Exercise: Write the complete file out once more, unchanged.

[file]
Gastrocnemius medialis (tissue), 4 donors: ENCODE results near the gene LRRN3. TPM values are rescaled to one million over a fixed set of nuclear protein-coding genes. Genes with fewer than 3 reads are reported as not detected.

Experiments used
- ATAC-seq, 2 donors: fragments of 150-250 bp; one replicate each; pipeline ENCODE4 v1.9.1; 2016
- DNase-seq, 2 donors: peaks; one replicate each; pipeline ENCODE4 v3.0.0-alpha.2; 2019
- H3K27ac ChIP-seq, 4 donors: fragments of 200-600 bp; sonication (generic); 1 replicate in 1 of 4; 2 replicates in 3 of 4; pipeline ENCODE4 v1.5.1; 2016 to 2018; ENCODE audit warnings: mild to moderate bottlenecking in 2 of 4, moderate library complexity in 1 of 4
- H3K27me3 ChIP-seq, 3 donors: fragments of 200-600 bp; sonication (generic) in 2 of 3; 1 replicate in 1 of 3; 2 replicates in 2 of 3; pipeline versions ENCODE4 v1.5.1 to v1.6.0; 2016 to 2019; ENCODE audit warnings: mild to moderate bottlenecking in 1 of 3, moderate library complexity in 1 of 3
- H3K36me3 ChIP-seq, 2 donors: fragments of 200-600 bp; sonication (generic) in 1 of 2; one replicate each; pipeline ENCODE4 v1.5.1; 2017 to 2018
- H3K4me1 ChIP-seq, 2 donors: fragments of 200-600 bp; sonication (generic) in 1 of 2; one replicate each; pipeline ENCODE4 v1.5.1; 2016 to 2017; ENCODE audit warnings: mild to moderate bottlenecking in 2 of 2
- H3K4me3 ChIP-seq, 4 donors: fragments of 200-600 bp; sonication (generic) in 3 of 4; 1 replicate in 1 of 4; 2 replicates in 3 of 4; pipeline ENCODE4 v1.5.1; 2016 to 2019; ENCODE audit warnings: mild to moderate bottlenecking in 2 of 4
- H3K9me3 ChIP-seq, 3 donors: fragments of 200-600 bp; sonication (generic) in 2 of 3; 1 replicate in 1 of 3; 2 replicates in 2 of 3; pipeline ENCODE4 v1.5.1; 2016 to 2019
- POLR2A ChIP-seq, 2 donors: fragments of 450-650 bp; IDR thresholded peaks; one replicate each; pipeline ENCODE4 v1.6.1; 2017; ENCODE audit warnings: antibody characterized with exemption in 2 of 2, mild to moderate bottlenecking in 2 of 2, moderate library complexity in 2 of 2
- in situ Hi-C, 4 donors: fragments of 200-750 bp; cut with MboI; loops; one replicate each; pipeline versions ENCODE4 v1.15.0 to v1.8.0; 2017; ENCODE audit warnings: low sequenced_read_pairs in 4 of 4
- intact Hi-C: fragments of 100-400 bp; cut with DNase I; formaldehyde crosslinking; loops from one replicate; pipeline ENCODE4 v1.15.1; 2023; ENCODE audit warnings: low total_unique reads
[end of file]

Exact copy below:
Gastrocnemius medialis (tissue), 4 donors: ENCODE results near the gene LRRN3. TPM values are rescaled to one million over a fixed set of nuclear protein-coding genes. Genes with fewer than 3 reads are reported as not detected.

Experiments used
- ATAC-seq, 2 donors: fragments of 150-250 bp; one replicate each; pipeline ENCODE4 v1.9.1; 2016
- DNase-seq, 2 donors: peaks; one replicate each; pipeline ENCODE4 v3.0.0-alpha.2; 2019
- H3K27ac ChIP-seq, 4 donors: fragments of 200-600 bp; sonication (generic); 1 replicate in 1 of 4; 2 replicates in 3 of 4; pipeline ENCODE4 v1.5.1; 2016 to 2018; ENCODE audit warnings: mild to moderate bottlenecking in 2 of 4, moderate library complexity in 1 of 4
- H3K27me3 ChIP-seq, 3 donors: fragments of 200-600 bp; sonication (generic) in 2 of 3; 1 replicate in 1 of 3; 2 replicates in 2 of 3; pipeline versions ENCODE4 v1.5.1 to v1.6.0; 2016 to 2019; ENCODE audit warnings: mild to moderate bottlenecking in 1 of 3, moderate library complexity in 1 of 3
- H3K36me3 ChIP-seq, 2 donors: fragments of 200-600 bp; sonication (generic) in 1 of 2; one replicate each; pipeline ENCODE4 v1.5.1; 2017 to 2018
- H3K4me1 ChIP-seq, 2 donors: fragments of 200-600 bp; sonication (generic) in 1 of 2; one replicate each; pipeline ENCODE4 v1.5.1; 2016 to 2017; ENCODE audit warnings: mild to moderate bottlenecking in 2 of 2
- H3K4me3 ChIP-seq, 4 donors: fragments of 200-600 bp; sonication (generic) in 3 of 4; 1 replicate in 1 of 4; 2 replicates in 3 of 4; pipeline ENCODE4 v1.5.1; 2016 to 2019; ENCODE audit warnings: mild to moderate bottlenecking in 2 of 4
- H3K9me3 ChIP-seq, 3 donors: fragments of 200-600 bp; sonication (generic) in 2 of 3; 1 replicate in 1 of 3; 2 replicates in 2 of 3; pipeline ENCODE4 v1.5.1; 2016 to 2019
- POLR2A ChIP-seq, 2 donors: fragments of 450-650 bp; IDR thresholded peaks; one replicate each; pipeline ENCODE4 v1.6.1; 2017; ENCODE audit warnings: antibody characterized with exemption in 2 of 2, mild to moderate bottlenecking in 2 of 2, moderate library complexity in 2 of 2
- in situ Hi-C, 4 donors: fragments of 200-750 bp; cut with MboI; loops; one replicate each; pipeline versions ENCODE4 v1.15.0 to v1.8.0; 2017; ENCODE audit warnings: low sequenced_read_pairs in 4 of 4
- intact Hi-C: fragments of 100-400 bp; cut with DNase I; formaldehyde crosslinking; loops from one replicate; pipeline ENCODE4 v1.15.1; 2023; ENCODE audit warnings: low total_unique reads